Though I have spent over three months in India, all told, my grasp of Hindi doesn’t extend past a few memorized phrases and songs. I have never sat down and really studied the beautiful language for myself.

One thing I do know is that Hindi doesn’t have a definite article comparable to the English “the” so something gets lost in translation. Sometimes when listening to my Hindi-speaking friends, I will catch a little slip in grammar, a misplaced “the” where it shouldn’t be. There is one particular phrase that I picked up on the last time I was in India that brings me to tears.

We had spent a week with students who helped translate for the medical camp that was being offered to the people of the village where we were visiting. There was one girl in particular who captured my heart during the week, her smile and bright eyes so welcoming. She was around every corner, wanting to hold my hand, snap pictures, and show off her impressive grasp of English for a young Dalit girl.

You see, the school is home to mostly Dalit children, a group of Indians numbering 250 million, who make up some of the poorest of India’s poor. They are born into a group that is actually below the caste system. Though outlawed, the caste system is still much in effect and dictates the jobs, marriages, and treatment of most Hindu people, and the Dalits are treated as “sub-human” by this system.

They are the untouchables of Indian society, but literacy, English school, and the love of Christ is changing this for many Dalit children.

Such was the case with my beautiful new friend, who had the same English slip as the other students at the Christian school where we spent much of our time. This bright young Hindu girl would talk and sing about “The” God, “The” Jesus” she was learning about in school.

It’s just a misplaced definite article, but it speaks volumes in the land of 330 million Hindu deities, where Jesus is so often added on as another god in the pantheon. We asked the girls to sing for us and they chose a song about “walking with The Jesus alone,” their sweet voices raising in union.

They had no idea how much these three letters rent my heart in two.

For, in a land where only the One true God can bring real, lasting change, we so long to see these girls walking with Jesus alone. So many of them will believe the stories of the Bible but not be able to turn from the millions of other gods that dominate their religion and culture.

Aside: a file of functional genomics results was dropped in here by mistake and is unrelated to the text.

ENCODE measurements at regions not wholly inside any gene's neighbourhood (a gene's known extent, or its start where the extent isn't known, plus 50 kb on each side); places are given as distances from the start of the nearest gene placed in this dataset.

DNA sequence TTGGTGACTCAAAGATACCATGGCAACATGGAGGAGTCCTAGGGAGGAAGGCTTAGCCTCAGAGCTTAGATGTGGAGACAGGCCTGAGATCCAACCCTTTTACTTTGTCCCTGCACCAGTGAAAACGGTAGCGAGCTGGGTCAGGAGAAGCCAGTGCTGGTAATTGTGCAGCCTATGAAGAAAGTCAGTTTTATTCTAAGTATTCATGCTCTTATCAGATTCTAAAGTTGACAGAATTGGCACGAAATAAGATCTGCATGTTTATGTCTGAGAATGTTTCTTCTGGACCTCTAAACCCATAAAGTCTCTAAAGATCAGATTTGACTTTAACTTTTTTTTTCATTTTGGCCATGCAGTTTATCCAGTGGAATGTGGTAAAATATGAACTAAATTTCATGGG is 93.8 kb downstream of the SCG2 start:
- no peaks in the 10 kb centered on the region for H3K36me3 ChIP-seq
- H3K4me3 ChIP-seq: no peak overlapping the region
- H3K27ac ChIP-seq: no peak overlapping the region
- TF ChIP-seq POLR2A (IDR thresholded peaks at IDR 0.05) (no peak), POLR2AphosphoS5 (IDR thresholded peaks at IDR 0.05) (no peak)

But the truth is, back home, in our land of as many gods, we need to see the truth of The God just as much. Our gods may not all have temples or shrines dedicated to them, but they all have our hearts. Money, acceptance, power, entertainment, success, fear, anxiety, addictions, self…whatever idols we are serving that keep us from The God, must be put aside, too. We cant worship Jesus and our lesser gods, too, but we try to every day. And it might be even more difficult to cast down our gods that we can’t easily name, can call good and acceptable in our culture, until they take over our hearts and devotion.

In India, in America, in every heart that seeks to walk with Jesus, maybe we all need to take a lesson from our Hindi-speaking friends, and learn to walk with The Jesus alone.

Perhaps it is their grammar that is right, and ours that is wrong all along. Because He is The God, and there is no other. He will not share our hearts with another and our lives will never bear the fruit he desires them to if we keep trying to worship Jesus plus all our other gods.

God, may we all know you as The God in our lives today.

Walking everyday
All along the way
Walking with The Jesus
Walking with The Jesus alone

Walking in the sunrise
Walking in the shadow
Walking everyday
All along the way

Walking with The Jesus
Walking with The Jesus alone…

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